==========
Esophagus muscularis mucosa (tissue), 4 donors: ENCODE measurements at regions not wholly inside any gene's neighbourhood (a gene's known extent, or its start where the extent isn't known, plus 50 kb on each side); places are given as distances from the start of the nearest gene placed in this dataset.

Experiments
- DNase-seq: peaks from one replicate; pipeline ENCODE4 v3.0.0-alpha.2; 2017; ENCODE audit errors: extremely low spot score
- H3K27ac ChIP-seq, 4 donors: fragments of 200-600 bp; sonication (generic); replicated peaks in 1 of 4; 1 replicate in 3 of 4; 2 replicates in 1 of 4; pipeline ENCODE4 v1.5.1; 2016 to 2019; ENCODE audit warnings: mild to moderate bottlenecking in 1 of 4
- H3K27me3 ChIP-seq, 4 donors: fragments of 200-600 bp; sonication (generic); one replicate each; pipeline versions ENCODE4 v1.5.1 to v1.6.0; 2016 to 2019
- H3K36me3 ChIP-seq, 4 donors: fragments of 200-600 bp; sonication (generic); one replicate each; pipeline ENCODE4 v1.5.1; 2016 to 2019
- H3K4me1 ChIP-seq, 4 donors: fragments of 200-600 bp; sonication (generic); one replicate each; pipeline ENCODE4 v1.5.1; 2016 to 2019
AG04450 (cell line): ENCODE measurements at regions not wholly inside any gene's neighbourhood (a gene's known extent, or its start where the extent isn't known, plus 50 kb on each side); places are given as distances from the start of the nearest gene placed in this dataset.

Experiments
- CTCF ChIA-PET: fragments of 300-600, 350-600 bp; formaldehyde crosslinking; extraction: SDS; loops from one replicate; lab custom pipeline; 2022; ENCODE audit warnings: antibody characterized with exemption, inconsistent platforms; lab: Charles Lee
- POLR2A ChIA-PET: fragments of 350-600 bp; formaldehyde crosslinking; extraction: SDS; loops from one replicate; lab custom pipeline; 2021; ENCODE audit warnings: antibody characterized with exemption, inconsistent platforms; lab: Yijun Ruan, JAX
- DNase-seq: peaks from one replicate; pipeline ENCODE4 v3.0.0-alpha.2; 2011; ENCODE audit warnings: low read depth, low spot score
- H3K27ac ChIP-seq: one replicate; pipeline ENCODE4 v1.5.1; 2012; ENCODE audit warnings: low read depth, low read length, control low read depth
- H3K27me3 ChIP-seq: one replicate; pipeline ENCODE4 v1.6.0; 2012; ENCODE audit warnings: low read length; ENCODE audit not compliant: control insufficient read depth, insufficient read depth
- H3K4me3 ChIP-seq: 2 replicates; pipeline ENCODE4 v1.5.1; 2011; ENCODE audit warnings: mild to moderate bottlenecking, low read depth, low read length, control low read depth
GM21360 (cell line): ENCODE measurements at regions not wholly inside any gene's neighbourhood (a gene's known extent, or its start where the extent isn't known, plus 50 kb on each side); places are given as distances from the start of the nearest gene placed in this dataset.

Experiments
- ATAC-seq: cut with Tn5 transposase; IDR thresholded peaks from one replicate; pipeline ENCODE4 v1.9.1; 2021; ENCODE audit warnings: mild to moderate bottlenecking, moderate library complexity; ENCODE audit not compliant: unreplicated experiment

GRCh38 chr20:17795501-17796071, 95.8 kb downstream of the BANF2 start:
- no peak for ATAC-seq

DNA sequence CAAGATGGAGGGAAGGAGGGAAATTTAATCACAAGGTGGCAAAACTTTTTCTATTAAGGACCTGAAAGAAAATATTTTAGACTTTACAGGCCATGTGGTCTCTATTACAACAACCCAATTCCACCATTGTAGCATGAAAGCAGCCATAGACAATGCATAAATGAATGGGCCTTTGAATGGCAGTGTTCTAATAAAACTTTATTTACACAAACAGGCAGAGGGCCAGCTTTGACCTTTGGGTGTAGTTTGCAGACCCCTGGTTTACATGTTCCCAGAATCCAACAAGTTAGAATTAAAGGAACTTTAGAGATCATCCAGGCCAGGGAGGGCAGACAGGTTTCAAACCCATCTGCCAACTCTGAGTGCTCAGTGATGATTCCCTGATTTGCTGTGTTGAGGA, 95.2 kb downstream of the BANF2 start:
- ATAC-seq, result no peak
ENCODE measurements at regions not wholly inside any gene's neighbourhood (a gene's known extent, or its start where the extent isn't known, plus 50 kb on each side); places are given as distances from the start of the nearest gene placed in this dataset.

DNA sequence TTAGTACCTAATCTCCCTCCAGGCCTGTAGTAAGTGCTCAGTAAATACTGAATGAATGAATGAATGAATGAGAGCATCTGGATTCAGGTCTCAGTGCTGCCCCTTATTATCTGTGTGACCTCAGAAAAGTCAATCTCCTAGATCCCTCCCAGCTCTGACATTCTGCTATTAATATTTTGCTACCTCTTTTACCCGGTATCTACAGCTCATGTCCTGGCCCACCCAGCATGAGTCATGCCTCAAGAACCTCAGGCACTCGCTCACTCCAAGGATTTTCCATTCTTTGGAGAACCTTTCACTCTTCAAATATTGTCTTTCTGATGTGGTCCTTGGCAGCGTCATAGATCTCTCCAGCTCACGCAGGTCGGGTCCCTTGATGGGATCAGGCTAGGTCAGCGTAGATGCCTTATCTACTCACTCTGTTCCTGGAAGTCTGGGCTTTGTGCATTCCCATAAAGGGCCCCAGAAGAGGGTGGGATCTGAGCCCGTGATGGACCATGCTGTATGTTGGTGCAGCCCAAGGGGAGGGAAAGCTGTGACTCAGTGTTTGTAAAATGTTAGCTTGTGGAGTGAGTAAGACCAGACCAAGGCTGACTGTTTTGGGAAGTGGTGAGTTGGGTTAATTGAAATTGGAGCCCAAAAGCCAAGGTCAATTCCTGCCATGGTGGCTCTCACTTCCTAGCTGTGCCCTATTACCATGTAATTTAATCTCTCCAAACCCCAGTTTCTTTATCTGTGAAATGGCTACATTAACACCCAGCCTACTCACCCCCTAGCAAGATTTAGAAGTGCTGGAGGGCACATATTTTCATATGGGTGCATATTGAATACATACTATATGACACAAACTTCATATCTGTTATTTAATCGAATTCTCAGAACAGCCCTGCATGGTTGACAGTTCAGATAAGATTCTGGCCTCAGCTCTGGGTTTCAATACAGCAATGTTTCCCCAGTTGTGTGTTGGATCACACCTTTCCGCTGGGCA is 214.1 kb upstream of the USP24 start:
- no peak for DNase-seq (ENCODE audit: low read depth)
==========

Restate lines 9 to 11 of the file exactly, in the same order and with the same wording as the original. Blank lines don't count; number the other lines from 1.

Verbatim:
Experiments
- CTCF ChIA-PET: fragments of 300-600, 350-600 bp; formaldehyde crosslinking; extraction: SDS; loops from one replicate; lab custom pipeline; 2022; ENCODE audit warnings: antibody characterized with exemption, inconsistent platforms; lab: Charles Lee
- POLR2A ChIA-PET: fragments of 350-600 bp; formaldehyde crosslinking; extraction: SDS; loops from one replicate; lab custom pipeline; 2021; ENCODE audit warnings: antibody characterized with exemption, inconsistent platforms; lab: Yijun Ruan, JAX